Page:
The political bias in the LA Times coverage is more pronounced for gay marriage than it is for abortion. It seems to me that the reason for this is that the journalists see “gay marriage” as a civil rights issue and that as such they believe, consciously or unconsciously, that an advocacy posture is warranted. This attitude serves to blind the journalists to the opposing viewpoint, which they believe to be as illegitimate as Southern support for Jim Crow laws. This in turn leads them to serve up the extraordinarily biased — and uninformed — coverage that we are seeing.

  • Dan

    Further to what I just posted, note that in the Carroll memo Carroll acknowledges that abortion “presents a profound philosophical, religious and scientific question.” I suspect that few, if any, journalists at the LA Times would make an equivalent acknowledgment concerning the question of whether the essence of marriage is the sexual union of a man and a woman. If what I expect is true, how can one suspect informed and fair reporting on the issue from the LA Times?

  • Thomas

    Dan says:

    I suspect that few, if any, journalists at the LA Times would make an equivalent acknowledgment concerning the question of whether the essence of marriage is the sexual union of a man and a woman. If what I expect is true, how can one suspect informed and fair reporting on the issue from the LA Times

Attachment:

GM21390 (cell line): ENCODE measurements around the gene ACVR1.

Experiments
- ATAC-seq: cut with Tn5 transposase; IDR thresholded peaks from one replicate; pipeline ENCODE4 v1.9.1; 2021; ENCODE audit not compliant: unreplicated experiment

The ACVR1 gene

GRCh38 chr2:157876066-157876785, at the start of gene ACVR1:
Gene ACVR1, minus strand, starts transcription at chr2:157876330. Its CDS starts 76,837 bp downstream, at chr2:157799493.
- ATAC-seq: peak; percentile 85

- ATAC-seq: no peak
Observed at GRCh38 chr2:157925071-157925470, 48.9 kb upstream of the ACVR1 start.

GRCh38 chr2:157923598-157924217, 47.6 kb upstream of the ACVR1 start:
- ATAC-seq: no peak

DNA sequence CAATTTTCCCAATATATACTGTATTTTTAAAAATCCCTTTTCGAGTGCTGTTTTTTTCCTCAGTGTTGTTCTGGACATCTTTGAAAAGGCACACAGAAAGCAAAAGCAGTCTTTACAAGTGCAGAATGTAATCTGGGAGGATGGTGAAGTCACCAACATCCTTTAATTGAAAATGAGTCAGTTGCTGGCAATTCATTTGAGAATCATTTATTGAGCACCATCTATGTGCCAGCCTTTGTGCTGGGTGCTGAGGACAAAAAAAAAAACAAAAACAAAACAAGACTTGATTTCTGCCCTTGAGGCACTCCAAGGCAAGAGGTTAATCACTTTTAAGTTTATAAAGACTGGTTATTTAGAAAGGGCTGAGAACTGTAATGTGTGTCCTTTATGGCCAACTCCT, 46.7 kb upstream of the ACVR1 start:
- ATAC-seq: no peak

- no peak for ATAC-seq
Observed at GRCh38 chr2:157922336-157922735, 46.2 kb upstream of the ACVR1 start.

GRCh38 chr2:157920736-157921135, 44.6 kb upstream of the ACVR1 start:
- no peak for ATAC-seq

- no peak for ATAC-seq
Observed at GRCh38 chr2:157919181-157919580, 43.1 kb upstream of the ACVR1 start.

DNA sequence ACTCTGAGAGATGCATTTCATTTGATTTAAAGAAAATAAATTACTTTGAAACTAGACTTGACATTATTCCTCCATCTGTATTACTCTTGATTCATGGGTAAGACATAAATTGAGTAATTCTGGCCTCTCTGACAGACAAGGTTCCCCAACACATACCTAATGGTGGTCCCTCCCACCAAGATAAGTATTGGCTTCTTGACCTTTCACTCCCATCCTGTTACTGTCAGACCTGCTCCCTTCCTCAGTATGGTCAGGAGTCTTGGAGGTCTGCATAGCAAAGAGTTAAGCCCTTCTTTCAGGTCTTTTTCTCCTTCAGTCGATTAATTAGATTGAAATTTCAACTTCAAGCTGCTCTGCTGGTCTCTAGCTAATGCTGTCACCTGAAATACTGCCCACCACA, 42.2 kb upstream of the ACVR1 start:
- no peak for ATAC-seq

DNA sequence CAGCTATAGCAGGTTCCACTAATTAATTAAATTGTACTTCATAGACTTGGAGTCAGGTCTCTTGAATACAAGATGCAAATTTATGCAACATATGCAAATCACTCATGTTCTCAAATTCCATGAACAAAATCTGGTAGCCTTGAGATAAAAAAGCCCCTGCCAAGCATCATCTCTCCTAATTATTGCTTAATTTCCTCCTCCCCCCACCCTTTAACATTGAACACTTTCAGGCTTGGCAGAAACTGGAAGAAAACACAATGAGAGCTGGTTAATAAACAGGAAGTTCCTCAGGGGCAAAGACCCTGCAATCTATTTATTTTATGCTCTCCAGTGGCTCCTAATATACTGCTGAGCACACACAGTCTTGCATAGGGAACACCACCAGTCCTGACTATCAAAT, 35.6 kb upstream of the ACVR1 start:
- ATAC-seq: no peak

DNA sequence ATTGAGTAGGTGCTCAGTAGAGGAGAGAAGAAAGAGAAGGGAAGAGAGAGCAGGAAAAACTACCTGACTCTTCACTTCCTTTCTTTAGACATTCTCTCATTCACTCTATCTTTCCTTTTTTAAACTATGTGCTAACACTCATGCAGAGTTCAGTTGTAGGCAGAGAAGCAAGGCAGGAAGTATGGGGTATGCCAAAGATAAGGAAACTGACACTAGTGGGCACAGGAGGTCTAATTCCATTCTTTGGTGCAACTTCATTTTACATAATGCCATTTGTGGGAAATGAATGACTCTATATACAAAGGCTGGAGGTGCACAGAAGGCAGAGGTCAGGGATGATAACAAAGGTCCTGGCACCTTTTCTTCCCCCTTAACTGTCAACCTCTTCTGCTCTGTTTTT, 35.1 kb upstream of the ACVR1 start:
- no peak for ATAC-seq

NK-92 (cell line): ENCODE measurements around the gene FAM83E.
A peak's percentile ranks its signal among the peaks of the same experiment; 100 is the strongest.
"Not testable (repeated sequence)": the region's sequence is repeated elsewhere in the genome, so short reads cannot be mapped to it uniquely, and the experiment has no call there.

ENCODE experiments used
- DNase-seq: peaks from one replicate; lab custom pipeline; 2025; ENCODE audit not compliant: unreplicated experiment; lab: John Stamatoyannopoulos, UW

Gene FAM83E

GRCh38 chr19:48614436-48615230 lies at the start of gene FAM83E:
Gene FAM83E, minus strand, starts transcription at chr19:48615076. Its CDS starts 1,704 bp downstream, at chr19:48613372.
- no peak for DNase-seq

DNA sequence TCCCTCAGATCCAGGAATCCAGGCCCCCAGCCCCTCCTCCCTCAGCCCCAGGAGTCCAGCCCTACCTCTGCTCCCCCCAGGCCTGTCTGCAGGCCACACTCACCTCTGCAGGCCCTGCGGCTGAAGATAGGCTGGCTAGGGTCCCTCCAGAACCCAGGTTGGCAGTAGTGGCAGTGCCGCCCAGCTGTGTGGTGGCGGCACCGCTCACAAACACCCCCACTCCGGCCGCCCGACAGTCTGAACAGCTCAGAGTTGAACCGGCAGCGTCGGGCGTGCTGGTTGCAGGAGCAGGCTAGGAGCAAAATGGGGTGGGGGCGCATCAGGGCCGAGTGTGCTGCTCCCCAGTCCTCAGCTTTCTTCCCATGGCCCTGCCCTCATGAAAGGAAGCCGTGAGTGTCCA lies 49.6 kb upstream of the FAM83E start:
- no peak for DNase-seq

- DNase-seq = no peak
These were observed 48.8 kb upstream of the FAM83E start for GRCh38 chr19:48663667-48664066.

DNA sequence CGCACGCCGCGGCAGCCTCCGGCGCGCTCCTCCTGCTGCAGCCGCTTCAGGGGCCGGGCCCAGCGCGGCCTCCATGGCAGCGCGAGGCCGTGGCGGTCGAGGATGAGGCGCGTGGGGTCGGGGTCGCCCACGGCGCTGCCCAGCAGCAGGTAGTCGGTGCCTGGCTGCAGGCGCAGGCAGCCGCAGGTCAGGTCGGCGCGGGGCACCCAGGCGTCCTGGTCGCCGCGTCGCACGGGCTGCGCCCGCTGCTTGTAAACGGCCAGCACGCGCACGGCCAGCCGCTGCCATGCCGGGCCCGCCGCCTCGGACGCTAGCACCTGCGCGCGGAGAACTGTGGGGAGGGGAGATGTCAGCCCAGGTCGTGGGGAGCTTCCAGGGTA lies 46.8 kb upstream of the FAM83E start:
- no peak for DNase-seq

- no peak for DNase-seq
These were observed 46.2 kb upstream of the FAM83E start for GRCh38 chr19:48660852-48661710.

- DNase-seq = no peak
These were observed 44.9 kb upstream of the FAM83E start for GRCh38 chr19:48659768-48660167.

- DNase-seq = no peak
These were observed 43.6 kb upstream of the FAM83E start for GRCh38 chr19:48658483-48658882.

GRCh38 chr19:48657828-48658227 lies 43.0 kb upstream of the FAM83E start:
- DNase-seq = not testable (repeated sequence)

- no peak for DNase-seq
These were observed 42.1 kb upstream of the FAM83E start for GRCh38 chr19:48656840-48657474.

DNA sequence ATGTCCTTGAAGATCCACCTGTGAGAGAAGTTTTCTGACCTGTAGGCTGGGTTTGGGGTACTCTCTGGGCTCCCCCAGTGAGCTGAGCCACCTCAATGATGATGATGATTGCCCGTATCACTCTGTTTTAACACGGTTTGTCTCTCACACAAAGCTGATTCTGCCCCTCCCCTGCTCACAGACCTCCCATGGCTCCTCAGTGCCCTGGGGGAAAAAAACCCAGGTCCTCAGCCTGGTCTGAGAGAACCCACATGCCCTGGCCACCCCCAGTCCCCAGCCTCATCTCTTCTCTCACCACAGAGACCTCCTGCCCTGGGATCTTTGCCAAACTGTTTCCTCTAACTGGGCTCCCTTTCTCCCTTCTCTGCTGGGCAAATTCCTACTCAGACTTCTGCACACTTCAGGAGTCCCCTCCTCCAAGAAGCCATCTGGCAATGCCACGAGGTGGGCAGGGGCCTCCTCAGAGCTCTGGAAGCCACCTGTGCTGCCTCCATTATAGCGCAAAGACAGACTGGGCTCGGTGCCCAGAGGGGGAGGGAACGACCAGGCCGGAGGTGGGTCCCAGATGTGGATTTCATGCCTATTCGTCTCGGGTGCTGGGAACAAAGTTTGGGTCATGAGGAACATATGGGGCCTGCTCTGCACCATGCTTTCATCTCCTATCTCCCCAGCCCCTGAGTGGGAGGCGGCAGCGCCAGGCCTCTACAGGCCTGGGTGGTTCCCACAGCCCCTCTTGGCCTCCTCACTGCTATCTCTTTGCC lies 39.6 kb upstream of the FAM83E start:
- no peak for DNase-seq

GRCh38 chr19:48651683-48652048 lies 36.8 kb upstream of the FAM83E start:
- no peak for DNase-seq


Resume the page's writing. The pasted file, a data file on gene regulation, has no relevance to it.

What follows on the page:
Only a sexual union? Surely you jest, or your typing hand grew prematurely weary.

    Dan, do you think it is possible that the LA Times reporters who you oh-so-casually make blithe assumptions about actually considered the various elements of the question, made a personal decision about what they believed, and that to them, fair and unbiased means a different thing than you think it does?

  • Stephen A.

    Thomas, reporters shouldn’t be basing their reporting on what kind of “personal decisions” they have made. Period.

    They should be reporting on ALL sides of an issue, regardless of how they feel about it. That’s called unbiased, fair reporting, and no, it has no other meaning.

  • Jay

    The problem — as with all MSM bias problems — is that the journalists are only surrounded by people who think as they do, so they begin to consider their views normal, representative or at least the only “reasonable” views an intelligent person would have.